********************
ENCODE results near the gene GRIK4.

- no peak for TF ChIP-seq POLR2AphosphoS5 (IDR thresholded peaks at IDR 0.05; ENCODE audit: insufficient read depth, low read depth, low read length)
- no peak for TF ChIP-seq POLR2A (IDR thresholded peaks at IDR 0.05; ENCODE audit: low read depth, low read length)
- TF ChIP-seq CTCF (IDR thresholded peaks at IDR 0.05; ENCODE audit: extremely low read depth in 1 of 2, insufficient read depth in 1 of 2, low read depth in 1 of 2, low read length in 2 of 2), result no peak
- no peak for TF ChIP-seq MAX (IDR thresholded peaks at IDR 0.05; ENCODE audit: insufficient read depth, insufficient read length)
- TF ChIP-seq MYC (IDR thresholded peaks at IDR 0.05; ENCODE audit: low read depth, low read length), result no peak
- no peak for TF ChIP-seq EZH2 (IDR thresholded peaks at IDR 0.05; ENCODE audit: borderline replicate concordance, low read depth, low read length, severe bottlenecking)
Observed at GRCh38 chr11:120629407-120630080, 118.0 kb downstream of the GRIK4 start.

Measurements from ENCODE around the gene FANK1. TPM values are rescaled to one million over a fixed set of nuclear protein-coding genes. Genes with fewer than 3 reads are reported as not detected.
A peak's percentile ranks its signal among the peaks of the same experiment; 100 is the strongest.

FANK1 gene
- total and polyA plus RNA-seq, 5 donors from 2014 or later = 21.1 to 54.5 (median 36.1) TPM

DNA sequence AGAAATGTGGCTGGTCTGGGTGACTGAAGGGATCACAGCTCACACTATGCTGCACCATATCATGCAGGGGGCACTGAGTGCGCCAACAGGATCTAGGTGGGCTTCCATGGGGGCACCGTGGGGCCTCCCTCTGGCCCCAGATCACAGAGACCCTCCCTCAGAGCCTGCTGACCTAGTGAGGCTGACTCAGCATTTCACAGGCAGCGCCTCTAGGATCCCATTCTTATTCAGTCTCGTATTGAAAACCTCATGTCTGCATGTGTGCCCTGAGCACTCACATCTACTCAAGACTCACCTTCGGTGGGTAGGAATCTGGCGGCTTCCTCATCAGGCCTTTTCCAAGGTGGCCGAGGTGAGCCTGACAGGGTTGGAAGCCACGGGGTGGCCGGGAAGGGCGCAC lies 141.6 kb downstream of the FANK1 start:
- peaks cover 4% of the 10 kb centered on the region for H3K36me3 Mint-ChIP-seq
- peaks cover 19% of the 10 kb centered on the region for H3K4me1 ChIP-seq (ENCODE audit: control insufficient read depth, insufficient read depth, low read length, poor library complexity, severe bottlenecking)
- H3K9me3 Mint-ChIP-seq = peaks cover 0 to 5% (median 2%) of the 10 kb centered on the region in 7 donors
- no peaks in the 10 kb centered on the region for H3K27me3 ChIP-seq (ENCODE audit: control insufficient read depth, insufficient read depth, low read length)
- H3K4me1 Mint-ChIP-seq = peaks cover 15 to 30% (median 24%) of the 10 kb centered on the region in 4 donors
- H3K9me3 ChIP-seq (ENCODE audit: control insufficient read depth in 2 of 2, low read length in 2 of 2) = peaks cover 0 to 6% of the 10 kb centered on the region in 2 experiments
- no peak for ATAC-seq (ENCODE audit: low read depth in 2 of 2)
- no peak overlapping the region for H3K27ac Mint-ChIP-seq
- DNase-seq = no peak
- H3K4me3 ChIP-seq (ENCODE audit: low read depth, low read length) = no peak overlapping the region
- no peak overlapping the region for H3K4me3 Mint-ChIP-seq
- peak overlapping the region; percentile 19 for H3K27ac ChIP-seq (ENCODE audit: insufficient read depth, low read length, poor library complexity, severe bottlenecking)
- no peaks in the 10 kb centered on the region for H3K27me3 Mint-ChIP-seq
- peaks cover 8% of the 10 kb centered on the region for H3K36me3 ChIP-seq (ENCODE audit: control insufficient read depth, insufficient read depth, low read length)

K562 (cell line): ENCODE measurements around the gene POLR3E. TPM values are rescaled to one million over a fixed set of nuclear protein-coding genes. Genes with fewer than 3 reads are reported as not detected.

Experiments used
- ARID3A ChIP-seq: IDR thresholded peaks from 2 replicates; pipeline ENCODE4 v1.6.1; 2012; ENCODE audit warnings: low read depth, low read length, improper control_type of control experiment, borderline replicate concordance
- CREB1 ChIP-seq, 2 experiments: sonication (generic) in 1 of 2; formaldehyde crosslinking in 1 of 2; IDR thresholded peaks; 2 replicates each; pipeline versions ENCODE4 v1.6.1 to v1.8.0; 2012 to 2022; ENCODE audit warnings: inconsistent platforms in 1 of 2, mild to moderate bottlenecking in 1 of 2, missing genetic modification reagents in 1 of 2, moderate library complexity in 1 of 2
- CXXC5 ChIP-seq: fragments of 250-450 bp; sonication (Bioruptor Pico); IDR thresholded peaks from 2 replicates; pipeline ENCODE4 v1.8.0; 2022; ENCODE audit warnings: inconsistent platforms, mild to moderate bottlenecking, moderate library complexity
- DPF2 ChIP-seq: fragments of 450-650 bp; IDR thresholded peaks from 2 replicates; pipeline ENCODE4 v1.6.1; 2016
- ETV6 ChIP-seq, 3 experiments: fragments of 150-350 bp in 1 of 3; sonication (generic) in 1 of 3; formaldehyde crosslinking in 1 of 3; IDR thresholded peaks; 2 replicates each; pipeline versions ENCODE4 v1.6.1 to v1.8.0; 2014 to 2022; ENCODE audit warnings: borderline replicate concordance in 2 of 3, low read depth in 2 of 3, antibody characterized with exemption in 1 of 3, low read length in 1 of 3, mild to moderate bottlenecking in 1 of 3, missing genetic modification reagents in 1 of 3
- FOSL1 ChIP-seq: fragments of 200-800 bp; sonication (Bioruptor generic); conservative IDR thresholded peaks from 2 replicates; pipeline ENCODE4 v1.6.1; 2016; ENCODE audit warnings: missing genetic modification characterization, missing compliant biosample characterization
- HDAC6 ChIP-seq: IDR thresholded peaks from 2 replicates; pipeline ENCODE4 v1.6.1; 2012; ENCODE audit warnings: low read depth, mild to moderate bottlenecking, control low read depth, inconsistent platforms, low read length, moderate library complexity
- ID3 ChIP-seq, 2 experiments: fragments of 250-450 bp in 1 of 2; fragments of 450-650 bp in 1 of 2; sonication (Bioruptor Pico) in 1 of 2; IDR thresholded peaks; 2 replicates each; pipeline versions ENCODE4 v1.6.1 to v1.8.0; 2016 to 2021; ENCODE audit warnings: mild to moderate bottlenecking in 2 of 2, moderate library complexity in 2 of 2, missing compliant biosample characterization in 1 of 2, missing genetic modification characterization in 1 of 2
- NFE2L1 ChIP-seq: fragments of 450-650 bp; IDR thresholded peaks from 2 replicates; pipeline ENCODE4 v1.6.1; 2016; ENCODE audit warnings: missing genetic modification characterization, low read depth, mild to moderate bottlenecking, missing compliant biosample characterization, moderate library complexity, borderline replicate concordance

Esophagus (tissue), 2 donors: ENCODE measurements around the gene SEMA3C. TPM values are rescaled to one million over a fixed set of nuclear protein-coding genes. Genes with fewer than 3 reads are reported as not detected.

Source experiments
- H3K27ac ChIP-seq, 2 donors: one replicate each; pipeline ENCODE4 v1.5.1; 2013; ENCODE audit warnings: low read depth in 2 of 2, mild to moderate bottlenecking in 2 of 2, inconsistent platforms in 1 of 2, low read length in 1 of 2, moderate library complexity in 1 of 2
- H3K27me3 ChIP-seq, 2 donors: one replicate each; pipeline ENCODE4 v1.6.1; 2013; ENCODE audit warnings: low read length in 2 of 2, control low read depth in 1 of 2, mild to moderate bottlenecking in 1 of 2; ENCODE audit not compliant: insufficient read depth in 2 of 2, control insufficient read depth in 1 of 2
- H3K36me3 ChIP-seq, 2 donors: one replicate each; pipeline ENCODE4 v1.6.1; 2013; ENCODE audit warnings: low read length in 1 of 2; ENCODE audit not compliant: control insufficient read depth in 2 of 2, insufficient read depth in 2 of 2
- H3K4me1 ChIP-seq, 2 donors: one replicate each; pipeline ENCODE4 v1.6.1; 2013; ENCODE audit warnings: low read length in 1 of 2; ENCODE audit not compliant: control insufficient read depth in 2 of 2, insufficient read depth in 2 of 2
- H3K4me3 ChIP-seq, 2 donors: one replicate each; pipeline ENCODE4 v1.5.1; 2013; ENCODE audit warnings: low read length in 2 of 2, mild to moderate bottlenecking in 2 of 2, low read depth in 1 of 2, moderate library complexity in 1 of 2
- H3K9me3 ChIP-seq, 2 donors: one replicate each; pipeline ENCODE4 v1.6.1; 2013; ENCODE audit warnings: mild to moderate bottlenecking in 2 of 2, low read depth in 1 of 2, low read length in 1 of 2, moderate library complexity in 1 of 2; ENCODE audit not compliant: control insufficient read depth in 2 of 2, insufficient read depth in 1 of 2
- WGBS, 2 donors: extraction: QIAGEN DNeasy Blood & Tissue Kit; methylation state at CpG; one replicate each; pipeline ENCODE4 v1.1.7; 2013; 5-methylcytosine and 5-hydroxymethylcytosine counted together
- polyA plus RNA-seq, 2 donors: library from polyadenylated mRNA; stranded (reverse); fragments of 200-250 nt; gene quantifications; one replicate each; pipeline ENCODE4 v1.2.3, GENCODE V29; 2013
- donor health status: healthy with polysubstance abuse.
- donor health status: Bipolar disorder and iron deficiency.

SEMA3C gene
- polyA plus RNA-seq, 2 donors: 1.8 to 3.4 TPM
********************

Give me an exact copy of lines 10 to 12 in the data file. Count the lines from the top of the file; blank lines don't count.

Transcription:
A peak's percentile ranks its signal among the peaks of the same experiment; 100 is the strongest.

FANK1 gene
- total and polyA plus RNA-seq, 5 donors from 2014 or later = 21.1 to 54.5 (median 36.1) TPM